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'Our nurse fellowship aims to transform older people’s care'

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Why do I have to explain why older people’s nursing is so important and why I am championing it?

Why am I working to create a bespoke fellowship programme for older people’s nurses; the first of its kind for the nursing profession in England?

This measure is in part a response to recommendations made by the Francis report into care failings at Mid Staffordshire Foundation Trust. The report said that the growing number of older patients should be recognised and called for the creation of a new position to take the lead role in nursing this group in hospitals. It suggested that specially trained “older person’s nurses” could lead improvements in care on wards with significant numbers of older patients.

The aim of Health Education England’s Older Person’s Nurse Fellowship is to create nurse leaders who are recognised experts in the care of older people with complex needs, and who can drive change so that the care of older people is kind, compassionate and of the highest possible quality.

The one-year, part-time fellowship, run by King’s College London, is targeted at nurses able to demonstrate experience of working in older person’s healthcare at a senior level - such as clinical nurse specialists or community matrons.

It will consist of a mix of distance and online learning, plus study trips and study days at King’s College itself and prospective fellows will be able to continue working in their current roles.

The fellowship consists of two core modules: Advanced Knowledge and Skills in the Care of Older People; and Leadership in Service Development, Innovation and Quality Improvement in Older Person’s Care.

Initially, there will be two cohorts of 12 students. One will start in November 2014 and finish in October 2015, and the second will begin in March 2015 and finish in February 2016.

We aim to create pioneering older peoples’ nurse leaders who will:

  • Tirelessly raise the profile of older people’s nursing to ensure that this specialty of nursing is viewed as highly skilled and valued as a career option for the nursing and care profession;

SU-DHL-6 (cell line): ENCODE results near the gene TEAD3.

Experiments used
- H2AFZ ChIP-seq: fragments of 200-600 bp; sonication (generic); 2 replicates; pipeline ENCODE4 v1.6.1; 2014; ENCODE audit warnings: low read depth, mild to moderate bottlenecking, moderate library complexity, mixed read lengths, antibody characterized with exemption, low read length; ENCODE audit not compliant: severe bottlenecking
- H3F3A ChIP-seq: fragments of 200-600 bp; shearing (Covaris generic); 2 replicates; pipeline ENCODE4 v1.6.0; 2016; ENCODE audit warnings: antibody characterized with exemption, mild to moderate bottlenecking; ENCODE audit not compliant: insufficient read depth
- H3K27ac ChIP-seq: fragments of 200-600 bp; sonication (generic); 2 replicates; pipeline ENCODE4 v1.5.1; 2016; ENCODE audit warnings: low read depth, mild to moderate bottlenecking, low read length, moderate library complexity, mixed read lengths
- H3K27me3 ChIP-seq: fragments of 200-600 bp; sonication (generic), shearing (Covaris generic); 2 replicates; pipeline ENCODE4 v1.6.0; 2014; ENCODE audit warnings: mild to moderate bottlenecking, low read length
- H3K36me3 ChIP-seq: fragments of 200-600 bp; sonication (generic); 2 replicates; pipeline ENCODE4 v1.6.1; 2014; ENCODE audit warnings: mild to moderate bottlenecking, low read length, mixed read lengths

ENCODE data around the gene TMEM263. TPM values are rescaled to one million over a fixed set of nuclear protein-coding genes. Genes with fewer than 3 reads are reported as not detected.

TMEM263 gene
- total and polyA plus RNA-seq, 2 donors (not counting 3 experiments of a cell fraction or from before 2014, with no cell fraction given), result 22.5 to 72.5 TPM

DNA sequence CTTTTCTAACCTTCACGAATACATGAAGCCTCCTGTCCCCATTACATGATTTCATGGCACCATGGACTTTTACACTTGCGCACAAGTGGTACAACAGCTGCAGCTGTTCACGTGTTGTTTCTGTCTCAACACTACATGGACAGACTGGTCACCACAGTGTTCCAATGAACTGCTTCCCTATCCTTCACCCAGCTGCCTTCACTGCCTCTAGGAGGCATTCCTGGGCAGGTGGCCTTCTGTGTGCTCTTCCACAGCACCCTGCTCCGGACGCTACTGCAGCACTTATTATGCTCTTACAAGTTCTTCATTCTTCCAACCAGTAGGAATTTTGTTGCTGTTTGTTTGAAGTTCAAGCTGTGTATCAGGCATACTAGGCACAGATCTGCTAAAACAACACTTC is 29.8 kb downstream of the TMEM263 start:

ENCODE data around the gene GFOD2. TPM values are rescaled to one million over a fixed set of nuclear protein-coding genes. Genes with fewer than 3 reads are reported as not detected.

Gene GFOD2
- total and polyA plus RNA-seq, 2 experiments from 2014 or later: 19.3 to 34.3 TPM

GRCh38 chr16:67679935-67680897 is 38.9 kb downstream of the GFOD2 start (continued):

• Build a robust evidence base, which enables all those working within the older person’s arena to provide intelligent, kind and compassionate care and treatment;
  • Become a cadre of “test bed” nurse leaders, which HEE and others can call on to test new and innovative ideas;
  • Find ways to demonstrate the explicit link between high-quality education and training and improved outcomes for patients. This is a phenomenon that is at the core of HEE’s purpose.

This initiative also links closely with our Shape of Caring review, which will help to ensure that nurses and healthcare assistants receive education and training that supports high-quality care now and for the future, in particular our theme on assuring predictable and sustainable access to ongoing learning and development for registered nurses.

The fellowship focuses on investing in nurses post-qualifying; not just “paying” for them to train to be a nurse, but realising that all nurses need lifelong investment.

Its ethos is quality, safety, service transformation and innovation in older person’s care. The fellowship will deliver confident, competent and compassionate leaders to act as agents of change, to transform person-centred services. I cannot wait to meet and work with our new fellows.

● To apply for the fellowship, go to

Lisa Bayliss-Pratt is director of nursing for Health Education England

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